Iowa Secretary of Agriculture Bill Northey affirmed his Nutrient Reduction Strategy and continued to encourage a voluntary approach to reducing the flow of nitrogen and phosphate through the watershed and into the Gulf of Mexico. Northey's comments were delivered to the Iowa Farm Bureau Federation's Economic Summit in Ames on Tuesday.
Northey wondered out loud, "What if somebody in authority decides we are going to regulate things? What a mess it would be. First of all, it wouldn't fix the problem, and it would make our lives very miserable."
The EPA has asked the states that border the Mississippi river to reduce farm runoff by 45%. So far, no regulatory action has been taken, but the issue is cause for concern. Legislation related to the Iowa Designated Water Trails has already put farmers in a position of heightened liability. That legislation was designed to allow recreation on farm land and the surrounding water bodies. It states that if a citizen is injured on a grower's property, the grower can only be sued if he/she is involved in the activity.
As an example, a kindergarten teacher sued a farmer who had hosted her class on a school trip at his farm. The teacher fell out of the haymow and broke her arm. Had the grower not been leading a formal tour, he would have been free from liability in that instance. However, since the grower was part of the activity, he was subject to prosecution.
Many fear that, while water quality and nutrient reduction are necessary for the sustainability of the nation's watersheds, regulations and legislation will get it all wrong, and farmers will ultimately pay the price.
The problem with a 45% reduction in nutrient runoff is that EPA has yet to set a baseline figure leaving savvy growers to ask, "45% of what?" Without a baseline set from the beginning, accurate measurements are impossible and showing real change on paper with X's and O's would amount to a floating figure in the hands of officials like California Senator Barbara Boxer.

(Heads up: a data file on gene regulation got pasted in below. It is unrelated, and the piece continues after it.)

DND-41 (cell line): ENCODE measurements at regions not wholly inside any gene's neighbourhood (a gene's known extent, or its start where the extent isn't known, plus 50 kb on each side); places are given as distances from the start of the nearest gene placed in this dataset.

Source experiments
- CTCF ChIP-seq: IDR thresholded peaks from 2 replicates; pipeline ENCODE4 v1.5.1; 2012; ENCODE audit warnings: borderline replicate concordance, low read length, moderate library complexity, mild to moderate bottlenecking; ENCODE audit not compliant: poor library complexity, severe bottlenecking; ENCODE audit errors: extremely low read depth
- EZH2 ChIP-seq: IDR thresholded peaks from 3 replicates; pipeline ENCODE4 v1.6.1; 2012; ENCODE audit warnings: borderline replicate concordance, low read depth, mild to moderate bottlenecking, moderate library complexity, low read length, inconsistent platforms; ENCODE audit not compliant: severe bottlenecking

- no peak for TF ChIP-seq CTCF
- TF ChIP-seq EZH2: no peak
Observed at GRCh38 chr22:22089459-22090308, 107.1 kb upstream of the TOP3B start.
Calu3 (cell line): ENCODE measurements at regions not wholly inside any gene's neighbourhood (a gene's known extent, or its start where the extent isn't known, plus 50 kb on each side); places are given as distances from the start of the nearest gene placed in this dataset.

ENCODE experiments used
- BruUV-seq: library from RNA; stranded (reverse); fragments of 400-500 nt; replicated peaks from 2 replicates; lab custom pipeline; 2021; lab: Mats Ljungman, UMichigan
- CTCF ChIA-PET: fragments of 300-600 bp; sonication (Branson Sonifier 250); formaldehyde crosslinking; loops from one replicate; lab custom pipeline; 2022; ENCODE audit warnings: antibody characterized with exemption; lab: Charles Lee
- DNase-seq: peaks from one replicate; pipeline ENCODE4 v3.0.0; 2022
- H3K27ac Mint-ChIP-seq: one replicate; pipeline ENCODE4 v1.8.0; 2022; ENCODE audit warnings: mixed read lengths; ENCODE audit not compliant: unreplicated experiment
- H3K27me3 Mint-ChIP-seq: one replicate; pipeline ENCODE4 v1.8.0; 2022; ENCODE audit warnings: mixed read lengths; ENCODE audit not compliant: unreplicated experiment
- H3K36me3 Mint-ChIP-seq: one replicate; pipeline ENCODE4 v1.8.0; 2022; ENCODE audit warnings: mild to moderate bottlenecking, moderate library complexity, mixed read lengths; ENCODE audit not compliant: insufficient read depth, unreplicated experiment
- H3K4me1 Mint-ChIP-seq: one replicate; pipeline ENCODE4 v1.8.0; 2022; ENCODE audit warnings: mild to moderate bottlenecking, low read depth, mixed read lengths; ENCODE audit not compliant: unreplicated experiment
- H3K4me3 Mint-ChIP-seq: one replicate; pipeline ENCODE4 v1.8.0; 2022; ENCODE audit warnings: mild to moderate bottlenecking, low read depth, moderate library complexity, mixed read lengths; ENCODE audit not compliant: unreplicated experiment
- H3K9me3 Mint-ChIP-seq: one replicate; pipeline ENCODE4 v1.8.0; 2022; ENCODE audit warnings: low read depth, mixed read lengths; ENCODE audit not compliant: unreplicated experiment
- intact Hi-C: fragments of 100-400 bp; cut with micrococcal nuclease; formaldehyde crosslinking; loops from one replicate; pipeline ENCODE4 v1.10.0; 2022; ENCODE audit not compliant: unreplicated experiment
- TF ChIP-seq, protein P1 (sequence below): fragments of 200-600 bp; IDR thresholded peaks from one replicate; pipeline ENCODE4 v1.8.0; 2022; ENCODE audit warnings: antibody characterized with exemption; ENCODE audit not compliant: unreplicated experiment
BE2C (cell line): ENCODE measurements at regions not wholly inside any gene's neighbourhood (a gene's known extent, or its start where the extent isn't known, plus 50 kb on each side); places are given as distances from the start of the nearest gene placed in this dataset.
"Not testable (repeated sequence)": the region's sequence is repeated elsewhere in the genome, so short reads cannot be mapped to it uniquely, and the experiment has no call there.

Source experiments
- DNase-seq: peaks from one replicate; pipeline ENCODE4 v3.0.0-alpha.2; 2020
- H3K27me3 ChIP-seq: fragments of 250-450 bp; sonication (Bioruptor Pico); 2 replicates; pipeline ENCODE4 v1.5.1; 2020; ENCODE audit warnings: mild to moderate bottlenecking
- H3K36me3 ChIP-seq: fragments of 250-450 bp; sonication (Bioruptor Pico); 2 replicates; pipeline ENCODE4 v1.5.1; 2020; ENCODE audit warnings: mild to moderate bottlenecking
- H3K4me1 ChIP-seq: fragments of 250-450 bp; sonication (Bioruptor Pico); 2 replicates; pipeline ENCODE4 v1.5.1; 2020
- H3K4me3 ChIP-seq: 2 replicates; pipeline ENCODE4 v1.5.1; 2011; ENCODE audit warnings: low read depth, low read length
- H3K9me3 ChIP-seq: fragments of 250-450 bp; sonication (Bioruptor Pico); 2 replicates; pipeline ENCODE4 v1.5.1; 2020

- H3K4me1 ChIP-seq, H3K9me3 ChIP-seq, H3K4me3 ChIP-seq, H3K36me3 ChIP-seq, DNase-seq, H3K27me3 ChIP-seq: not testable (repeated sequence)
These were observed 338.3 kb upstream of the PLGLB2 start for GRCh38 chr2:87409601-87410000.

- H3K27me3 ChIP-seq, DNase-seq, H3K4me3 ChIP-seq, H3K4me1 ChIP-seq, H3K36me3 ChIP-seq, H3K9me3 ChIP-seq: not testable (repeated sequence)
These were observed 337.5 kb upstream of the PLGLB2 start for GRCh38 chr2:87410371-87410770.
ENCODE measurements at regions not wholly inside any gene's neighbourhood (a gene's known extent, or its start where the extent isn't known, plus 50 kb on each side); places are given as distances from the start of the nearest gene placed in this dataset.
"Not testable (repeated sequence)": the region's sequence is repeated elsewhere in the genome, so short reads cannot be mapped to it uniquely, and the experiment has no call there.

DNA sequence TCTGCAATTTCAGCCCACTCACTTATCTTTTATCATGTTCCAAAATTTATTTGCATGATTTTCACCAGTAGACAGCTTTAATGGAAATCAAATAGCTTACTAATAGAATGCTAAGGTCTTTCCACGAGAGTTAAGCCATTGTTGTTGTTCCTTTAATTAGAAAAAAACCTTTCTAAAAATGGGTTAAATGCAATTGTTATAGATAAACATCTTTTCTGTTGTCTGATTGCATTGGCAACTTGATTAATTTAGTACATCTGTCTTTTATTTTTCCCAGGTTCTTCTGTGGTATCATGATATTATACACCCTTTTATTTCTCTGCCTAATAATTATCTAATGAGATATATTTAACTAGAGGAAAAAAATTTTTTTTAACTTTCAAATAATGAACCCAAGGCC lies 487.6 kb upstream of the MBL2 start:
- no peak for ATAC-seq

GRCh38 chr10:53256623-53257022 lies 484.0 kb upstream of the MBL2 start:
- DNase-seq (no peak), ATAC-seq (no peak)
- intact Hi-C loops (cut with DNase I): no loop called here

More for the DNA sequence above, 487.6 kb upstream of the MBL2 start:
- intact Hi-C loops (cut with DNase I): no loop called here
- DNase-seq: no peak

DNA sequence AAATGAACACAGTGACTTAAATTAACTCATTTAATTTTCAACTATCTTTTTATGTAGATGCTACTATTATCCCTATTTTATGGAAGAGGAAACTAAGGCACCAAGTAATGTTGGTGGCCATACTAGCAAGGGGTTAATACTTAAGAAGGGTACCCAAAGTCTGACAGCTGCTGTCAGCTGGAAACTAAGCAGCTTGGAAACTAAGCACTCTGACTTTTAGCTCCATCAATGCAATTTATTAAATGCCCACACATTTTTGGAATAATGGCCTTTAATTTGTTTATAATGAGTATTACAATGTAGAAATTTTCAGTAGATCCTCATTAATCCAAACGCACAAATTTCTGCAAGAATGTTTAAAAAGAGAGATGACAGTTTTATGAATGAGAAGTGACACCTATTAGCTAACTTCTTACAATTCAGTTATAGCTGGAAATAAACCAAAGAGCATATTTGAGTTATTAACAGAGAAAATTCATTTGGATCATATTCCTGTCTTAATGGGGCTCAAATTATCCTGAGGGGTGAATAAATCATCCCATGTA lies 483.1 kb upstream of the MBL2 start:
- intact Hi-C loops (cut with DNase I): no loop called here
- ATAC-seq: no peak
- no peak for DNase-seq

I have yet to meet the farmer who would take fertilizer advice from Senator Boxer, and some of the ideas floated out there include outlawing fall nitrogen and phosphate applications, required cover crops, and compliance tied directly to crop insurance payments.
Secretary Northey has high hopes that if EPA notices growers in the Corn Belt making voluntary efforts to reduce nutrient runoff, regulation will not have to be put in place. But do not discount the influence of the environmental community who do not understand modern row crop production as we do. If it were up to Yoko and the enviros, we would all be fertilizing our crops with pure unicorn manure. But in the real world, crops need nutrient, and, since there really are not enough unicorns around to fertilize much more than a field of dreams, farmers will continue to rely on commercial fertilizers along with traditional methods.
This storm has been brewing since the mid-1990's, and environmentalist lobbyists are sure to lose their patience before a 45% reduction in farm runoff is achieved. In our favor, the EPA, like the rest of the government is short on cash and regulations would mean a new ag-enforcement bureau, complete with boots on the ground and a pad of tickets, in triplicate. Fortunately, there is no startup money available to fund those boots -- not yet. This, as much as anything is holding regulation at bay.
That being the case, farmers have a window in which EPA's hands are tied by financial woes. In this window, Northey believes growers have a chance to demonstrate their compliance.